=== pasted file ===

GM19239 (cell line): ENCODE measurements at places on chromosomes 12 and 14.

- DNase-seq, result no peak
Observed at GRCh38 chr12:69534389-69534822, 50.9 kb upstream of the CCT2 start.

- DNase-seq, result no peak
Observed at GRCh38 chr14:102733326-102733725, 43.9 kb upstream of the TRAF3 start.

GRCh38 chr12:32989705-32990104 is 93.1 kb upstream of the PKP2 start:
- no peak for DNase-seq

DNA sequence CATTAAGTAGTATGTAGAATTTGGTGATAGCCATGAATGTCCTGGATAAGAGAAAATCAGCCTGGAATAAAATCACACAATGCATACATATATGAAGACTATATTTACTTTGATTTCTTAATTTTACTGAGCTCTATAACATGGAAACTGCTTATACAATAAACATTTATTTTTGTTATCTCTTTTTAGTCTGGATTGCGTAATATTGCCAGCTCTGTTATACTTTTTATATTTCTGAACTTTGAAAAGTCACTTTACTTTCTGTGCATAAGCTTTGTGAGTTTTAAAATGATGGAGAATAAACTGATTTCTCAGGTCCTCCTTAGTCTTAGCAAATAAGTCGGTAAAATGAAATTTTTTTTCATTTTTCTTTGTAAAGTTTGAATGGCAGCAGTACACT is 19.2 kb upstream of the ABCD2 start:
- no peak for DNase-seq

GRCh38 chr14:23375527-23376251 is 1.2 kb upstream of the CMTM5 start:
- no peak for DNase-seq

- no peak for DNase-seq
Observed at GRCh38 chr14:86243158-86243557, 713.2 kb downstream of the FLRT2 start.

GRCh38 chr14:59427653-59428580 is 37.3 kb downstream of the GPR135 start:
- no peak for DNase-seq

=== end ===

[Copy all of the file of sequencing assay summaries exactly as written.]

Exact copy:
GM19239 (cell line): ENCODE measurements at places on chromosomes 12 and 14.

- DNase-seq, result no peak
Observed at GRCh38 chr12:69534389-69534822, 50.9 kb upstream of the CCT2 start.

- DNase-seq, result no peak
Observed at GRCh38 chr14:102733326-102733725, 43.9 kb upstream of the TRAF3 start.

GRCh38 chr12:32989705-32990104 is 93.1 kb upstream of the PKP2 start:
- no peak for DNase-seq

DNA sequence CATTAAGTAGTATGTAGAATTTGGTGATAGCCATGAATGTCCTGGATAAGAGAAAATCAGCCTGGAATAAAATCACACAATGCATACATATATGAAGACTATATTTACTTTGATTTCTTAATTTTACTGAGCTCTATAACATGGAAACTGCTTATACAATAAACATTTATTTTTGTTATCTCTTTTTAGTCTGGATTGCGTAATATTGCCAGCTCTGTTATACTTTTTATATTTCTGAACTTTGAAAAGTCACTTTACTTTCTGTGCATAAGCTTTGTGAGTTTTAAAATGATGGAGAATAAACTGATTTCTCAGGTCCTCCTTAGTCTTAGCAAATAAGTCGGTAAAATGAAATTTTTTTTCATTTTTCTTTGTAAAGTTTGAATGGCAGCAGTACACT is 19.2 kb upstream of the ABCD2 start:
- no peak for DNase-seq

GRCh38 chr14:23375527-23376251 is 1.2 kb upstream of the CMTM5 start:
- no peak for DNase-seq

- no peak for DNase-seq
Observed at GRCh38 chr14:86243158-86243557, 713.2 kb downstream of the FLRT2 start.

GRCh38 chr14:59427653-59428580 is 37.3 kb downstream of the GPR135 start:
- no peak for DNase-seq